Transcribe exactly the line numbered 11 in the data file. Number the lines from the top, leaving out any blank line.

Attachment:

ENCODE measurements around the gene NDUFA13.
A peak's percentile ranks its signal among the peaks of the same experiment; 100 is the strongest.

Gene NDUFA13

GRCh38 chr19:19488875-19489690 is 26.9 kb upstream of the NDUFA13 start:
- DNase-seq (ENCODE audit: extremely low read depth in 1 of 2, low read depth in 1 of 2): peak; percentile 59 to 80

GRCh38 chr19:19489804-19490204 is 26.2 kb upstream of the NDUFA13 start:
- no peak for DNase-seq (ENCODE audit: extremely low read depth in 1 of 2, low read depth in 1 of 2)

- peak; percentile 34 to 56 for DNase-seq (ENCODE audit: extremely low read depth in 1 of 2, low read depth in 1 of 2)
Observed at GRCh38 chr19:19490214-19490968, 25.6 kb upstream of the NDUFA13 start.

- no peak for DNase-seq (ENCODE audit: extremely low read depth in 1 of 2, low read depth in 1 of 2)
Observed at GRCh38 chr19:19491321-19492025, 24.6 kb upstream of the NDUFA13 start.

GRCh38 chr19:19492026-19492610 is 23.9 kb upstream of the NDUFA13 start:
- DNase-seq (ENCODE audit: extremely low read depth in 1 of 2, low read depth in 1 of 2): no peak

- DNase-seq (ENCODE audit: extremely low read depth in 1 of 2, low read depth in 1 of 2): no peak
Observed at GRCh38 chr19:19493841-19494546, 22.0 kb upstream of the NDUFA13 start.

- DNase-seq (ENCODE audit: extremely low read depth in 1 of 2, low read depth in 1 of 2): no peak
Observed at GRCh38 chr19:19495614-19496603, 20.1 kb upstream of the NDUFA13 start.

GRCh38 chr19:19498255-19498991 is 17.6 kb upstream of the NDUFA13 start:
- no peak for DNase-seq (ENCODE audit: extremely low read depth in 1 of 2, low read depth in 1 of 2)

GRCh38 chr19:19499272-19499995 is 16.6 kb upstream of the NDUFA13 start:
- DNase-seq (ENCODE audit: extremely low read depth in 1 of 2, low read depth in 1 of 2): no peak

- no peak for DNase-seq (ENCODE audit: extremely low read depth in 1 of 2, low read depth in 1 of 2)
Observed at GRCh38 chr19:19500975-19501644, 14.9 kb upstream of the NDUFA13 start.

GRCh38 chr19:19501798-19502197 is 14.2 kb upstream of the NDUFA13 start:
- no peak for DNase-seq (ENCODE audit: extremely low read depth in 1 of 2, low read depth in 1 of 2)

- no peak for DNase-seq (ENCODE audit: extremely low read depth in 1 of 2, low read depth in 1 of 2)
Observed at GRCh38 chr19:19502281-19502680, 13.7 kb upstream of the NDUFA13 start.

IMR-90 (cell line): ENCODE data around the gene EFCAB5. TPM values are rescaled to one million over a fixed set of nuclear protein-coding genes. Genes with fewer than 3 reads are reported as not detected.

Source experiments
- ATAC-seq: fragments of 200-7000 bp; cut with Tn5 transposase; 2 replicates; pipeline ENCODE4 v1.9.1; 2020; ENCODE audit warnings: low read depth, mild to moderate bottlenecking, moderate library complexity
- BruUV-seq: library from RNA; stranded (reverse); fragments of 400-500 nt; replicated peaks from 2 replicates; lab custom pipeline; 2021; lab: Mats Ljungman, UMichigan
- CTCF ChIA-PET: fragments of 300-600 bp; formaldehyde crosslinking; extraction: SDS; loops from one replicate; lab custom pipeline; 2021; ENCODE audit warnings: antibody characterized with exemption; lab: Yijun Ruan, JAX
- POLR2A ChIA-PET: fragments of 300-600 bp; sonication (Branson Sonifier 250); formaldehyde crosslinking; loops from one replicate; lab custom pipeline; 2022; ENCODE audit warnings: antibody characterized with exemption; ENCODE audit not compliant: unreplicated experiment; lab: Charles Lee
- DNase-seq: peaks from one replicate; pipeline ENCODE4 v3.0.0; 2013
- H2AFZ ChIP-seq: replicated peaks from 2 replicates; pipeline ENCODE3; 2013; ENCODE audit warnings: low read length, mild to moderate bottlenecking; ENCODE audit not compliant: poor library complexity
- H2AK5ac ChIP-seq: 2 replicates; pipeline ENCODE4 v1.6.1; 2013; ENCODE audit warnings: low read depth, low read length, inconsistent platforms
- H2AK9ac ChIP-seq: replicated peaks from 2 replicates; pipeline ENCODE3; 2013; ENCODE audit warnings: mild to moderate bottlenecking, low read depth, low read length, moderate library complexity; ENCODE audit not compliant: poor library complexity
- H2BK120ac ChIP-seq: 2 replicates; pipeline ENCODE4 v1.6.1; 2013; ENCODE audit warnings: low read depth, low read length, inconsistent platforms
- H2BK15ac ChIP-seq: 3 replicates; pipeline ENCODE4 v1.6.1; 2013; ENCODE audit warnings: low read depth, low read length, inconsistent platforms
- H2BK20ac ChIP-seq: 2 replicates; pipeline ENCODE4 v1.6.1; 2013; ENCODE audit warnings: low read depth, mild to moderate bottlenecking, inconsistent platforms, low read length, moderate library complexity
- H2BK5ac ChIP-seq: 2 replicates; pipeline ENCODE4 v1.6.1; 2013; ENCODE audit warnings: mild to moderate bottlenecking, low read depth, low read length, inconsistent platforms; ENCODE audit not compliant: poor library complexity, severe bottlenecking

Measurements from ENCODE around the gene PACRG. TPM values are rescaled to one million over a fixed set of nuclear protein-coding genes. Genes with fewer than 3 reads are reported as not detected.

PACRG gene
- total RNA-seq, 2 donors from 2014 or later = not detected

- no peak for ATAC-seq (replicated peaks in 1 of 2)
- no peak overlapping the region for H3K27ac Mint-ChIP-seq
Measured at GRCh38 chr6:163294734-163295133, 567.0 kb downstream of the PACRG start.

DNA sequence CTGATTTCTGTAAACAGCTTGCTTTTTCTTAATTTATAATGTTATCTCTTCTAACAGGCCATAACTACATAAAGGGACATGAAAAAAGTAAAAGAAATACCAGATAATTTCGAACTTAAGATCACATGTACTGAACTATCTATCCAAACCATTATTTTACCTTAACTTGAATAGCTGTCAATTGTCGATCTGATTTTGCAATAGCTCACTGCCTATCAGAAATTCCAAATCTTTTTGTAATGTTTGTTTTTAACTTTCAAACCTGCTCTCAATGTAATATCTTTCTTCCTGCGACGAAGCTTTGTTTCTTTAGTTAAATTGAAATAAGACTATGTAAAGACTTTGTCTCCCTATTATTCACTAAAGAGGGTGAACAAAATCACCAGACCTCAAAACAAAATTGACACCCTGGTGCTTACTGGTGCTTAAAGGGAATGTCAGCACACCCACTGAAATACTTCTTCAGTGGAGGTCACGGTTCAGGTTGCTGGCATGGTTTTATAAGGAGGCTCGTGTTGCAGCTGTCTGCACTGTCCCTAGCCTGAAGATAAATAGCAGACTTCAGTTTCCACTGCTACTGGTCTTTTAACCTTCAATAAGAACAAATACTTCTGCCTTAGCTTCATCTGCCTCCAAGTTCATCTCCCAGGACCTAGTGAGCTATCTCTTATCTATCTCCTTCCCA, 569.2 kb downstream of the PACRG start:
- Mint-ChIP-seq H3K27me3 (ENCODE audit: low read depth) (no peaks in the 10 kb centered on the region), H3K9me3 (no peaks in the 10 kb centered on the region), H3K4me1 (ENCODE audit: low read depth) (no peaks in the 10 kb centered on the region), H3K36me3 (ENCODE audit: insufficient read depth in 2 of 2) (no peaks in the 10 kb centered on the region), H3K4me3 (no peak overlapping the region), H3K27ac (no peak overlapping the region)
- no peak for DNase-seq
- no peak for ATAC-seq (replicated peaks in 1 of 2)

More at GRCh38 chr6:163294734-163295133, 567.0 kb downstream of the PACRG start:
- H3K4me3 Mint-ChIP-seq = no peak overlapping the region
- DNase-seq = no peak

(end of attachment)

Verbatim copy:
Observed at GRCh38 chr19:19491321-19492025, 24.6 kb upstream of the NDUFA13 start.